Like any good parent, you don’t want to see your child suffer. But sadly, pain is an unfortunate fact of life. And at some time or another, your child will experience it – whether it’s because of accident or illness, or is simply a part of growing up.But how does your child feel pain? What purpose does it serve? To help you understand pain a little more, here are the answers to some intriguing questions:
What is pain?Throughout your child’s body are millions of nerve fibres, some of which end in pain receptors called nociceptors. These nerve fibres are constantly telling your child’s brain what is going on in their body and their environment. When your little one is ill or hurts them self, the nociceptors detect the tissue damage and transmit pain signals to their brain, via nerves in the spinal cord. At the same time, the tissues around the affected area release chemicals called prostaglandins. These chemicals sensitise the nerves and help amplify the pain signals – to make sure the brain listens.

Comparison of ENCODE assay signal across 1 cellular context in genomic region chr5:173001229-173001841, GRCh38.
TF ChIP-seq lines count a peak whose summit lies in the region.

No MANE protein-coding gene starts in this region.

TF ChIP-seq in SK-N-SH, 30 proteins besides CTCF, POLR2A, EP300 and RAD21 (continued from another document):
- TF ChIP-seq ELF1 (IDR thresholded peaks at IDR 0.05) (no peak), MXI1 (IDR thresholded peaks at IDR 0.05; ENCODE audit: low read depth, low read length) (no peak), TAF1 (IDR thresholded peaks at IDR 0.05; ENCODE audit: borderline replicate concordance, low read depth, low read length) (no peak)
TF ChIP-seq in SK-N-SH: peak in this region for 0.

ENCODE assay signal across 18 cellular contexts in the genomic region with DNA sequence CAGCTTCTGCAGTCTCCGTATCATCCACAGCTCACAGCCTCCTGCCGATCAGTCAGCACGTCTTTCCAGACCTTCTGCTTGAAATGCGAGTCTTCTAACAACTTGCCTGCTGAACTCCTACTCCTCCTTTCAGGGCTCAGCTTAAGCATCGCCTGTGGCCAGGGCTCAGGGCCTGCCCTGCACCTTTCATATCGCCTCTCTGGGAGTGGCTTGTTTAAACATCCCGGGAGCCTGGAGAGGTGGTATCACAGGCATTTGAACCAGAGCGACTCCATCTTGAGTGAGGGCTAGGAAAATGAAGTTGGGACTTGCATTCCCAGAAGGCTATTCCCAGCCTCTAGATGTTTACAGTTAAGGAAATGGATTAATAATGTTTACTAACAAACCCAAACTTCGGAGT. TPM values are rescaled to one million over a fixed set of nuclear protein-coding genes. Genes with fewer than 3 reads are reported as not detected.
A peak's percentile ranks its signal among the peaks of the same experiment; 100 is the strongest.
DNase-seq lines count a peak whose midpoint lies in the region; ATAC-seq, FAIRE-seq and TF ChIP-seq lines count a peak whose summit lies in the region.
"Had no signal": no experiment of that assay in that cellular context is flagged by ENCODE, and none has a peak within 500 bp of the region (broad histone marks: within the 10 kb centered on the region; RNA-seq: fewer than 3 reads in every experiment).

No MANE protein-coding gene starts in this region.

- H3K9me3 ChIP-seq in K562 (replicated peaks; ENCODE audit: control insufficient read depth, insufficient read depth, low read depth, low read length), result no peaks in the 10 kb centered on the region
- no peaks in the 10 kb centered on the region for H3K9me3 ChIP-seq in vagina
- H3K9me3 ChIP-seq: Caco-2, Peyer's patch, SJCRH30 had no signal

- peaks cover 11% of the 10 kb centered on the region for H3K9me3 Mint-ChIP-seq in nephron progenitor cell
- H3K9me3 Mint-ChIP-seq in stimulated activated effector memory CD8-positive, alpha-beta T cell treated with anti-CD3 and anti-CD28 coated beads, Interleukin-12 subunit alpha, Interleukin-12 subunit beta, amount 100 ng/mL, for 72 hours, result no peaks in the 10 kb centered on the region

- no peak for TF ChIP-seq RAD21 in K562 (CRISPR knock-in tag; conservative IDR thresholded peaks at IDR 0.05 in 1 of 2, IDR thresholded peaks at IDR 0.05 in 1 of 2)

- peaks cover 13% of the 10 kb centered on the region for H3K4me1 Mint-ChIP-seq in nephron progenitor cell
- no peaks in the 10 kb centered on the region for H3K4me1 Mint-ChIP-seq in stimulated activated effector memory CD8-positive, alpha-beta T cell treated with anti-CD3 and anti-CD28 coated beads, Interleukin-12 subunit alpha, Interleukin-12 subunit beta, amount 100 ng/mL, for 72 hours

Why do children feel pain?Pain is the body’s way of telling us that something, somewhere needs some attention. For example, if your child sprains an ankle, the pain tells them that they’ve hurt something and it needs to be looked at. They can then let you know.
Why do some children feel more pain than others?
Some children (and many adults) have very high pain thresholds, others low pain thresholds. One reason for this is perception. The brain works by association, so if your child’s had a particularly painful experience in their past, their brain may link any future pain with this experience. And, as a result, they may find it more difficult to cope with the new pain.Pain thresholds are also affected by emotions: if your child is depressed or anxious, their threshold may be low. While strong emotions, such as excitement or fear, can temporarily stop your child from feeling pain.